The Blessing of Children

Pope Francis got himself into trouble with the commentariat last week for some things he said during his January 5 audience that were critical of married couples who decide against having children.  “Many couples do not have children because they do not want to, or they [intentionally] just have one – but they have two dogs, two cats [that] take the place ofContinue reading “The Blessing of Children”

Family Matters

There’s an excellent essay by Helen Alvare in the current edition (Jan 2022) of Magnificat, entitled “Who is my Neighbor?”  Alvare is a tenured law professor at Antonin Scalia Law School (George Mason University), an advisor to the Vatican and the US Bishops Conference regarding issues of family policy and religious freedom, and the author of many articles and books. Here it is in its entirety:  I haveContinue reading “Family Matters”

Hopes and Resolutions

What do we hope for in this new year of 2022?  Certainly, we continue to suffer the effects of the pandemic. COVID-19 has exposed many of the hidden maladies of our society, including a widespread sense of isolation and a desperate yearning for meaning and purpose in life.  We have seen how social alienation is easily co-opted by political movements and ideologies that foment resentment andContinue reading “Hopes and Resolutions”

Christmas Lights

Lights make Christmas beautiful.  Driving around Stamford, it’s amazing to see the lengths people will go to coat their homes in the brilliant festive hues of Christmas.  I find there’s something mystical about sitting quietly before a Christmas tree in a darkened room, basking in the radiant glow pouring forth from among the branches.  It’s beautiful.   It’s also a fitting way to celebrate the birth of Jesus, Our Savior, in Bethlehem.  WeContinue reading “Christmas Lights”

Norm

Over the next couple of weeks, the media will begin its annual practice of reflecting on the events of the past year, including the passing of celebrities and politicians.  One of the people who surely will be mentioned is comedian Norm MacDonald, who died of cancer in September.  MacDonald was best-known as a cast member of Saturday Night Live and for anchoring theContinue reading “Norm”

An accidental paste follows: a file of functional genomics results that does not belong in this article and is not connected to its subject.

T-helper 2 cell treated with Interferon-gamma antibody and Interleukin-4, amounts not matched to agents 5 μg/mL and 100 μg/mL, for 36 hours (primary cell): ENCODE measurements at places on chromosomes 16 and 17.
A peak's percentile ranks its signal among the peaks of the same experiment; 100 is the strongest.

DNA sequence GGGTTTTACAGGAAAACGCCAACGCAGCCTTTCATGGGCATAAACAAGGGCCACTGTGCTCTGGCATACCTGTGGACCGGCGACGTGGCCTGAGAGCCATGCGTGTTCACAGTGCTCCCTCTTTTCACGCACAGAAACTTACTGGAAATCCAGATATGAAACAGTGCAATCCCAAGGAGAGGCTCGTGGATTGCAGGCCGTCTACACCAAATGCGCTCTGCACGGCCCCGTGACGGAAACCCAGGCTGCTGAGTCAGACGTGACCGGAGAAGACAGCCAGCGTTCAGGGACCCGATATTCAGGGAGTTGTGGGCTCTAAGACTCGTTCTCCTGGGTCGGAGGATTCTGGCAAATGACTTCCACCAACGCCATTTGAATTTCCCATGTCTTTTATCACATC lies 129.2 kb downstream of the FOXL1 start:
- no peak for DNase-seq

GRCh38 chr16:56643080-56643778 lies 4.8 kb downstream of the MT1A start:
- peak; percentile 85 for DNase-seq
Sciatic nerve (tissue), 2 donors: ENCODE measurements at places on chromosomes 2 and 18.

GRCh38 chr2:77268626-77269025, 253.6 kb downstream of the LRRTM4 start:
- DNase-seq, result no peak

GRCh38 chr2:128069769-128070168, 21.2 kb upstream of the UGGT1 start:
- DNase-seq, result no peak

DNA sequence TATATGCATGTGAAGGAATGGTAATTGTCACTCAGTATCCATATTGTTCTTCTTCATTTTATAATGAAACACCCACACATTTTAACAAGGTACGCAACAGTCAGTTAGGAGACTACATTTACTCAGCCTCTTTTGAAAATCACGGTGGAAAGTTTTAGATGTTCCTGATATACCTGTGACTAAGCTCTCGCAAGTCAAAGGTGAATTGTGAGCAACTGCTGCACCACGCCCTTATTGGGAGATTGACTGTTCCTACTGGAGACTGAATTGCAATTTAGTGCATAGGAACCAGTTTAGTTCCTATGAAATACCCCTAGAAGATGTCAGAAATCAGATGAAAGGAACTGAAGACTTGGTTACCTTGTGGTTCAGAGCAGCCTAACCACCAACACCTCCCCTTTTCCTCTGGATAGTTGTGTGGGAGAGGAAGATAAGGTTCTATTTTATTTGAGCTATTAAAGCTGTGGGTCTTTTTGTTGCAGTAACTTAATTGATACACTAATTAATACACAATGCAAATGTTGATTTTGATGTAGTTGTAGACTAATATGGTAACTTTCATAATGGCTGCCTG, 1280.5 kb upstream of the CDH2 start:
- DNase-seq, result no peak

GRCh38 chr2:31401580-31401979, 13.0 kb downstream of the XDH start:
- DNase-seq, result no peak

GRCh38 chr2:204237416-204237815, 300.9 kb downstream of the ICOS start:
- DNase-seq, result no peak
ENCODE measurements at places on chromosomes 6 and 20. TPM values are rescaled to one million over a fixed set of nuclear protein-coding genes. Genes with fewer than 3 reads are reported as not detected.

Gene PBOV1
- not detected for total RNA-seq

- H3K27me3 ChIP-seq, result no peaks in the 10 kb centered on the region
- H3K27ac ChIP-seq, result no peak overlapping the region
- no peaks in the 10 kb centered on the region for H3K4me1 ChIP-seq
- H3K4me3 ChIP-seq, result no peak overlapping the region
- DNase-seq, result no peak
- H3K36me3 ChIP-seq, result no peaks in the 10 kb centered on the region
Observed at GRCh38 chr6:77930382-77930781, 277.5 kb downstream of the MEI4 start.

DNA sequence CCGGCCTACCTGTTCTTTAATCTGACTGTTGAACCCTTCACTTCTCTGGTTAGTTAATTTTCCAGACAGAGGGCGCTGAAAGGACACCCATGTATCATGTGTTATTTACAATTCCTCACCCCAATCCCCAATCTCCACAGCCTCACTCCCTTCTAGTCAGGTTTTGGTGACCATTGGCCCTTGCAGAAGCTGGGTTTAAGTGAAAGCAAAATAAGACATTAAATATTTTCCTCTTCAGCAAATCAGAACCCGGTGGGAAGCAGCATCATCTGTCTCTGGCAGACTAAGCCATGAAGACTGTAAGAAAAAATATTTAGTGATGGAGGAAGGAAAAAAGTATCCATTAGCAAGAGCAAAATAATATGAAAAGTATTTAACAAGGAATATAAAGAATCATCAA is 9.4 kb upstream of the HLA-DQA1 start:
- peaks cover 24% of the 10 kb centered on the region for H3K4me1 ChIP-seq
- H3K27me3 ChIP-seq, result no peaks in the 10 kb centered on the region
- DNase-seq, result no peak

Assembling the Assembly

I recently ordered a piece of furniture, a little television stand for the rectory.  It arrived requiring assembly.  I’m not much of a handyman, so when I saw all of the pieces, with different-sized screws, and various other pieces of hardware, I was a bit worried about how it would come out. Fortunately, there were instructions that I could follow.  It took aboutContinue reading “Assembling the Assembly”

Friends with Nones

I recently read a very sad article entitled, “’Nones’ at the Peripheries.”  It appeared on the website of a Catholic news provider called The Pillar and was the final installment of a series of articles about a survey commissioned by The Pillar which I also wrote about in this space a few weeks ago.  This particular article focused in on a segment of our country’s population that is religiously unaffiliated. They are often referred to as the “nones,” since their response to theContinue reading “Friends with Nones”

Remembrances and Anticipations

Advent has come quickly this year.  It is a season of anticipation, of looking forward to the fulfillment of divine promises. Yet, it doesn’t seem right to move on from Thanksgiving to Advent just yet. With time moving so quickly, it is important not to shortchange the opportunity that Thanksgiving provides, which is to remember. Unlike the anticipation of Advent, the gratitude of Thanksgiving is a backward-looking virtue, and aContinue reading “Remembrances and Anticipations”

Life in the Real World

Do we have a problem with reality?  You might think so based on the recent announcement by Facebook founder and CEO Mark Zuckerberg, who has decided to rename his company “Meta” and unveiled his dream project of creating a virtual reality platform he calls the “metaverse.”  At first glance, it seems strange that a 37-year-old man who is worth $120 billion wouldContinue reading “Life in the Real World”

One of the Greats

In the two-thousand-year history of the Church, only two popes enjoy the honorific “The Great,” according to Church tradition.  The fifth century pontiff, St. Leo is one of them (his sixth century successor, Pope St. Gregory, is the other).  Prior to his election as pope at the age of 40, St. Leo was already known as a great administrator and promoter of political peace.  When conflicts brokeContinue reading “One of the Greats”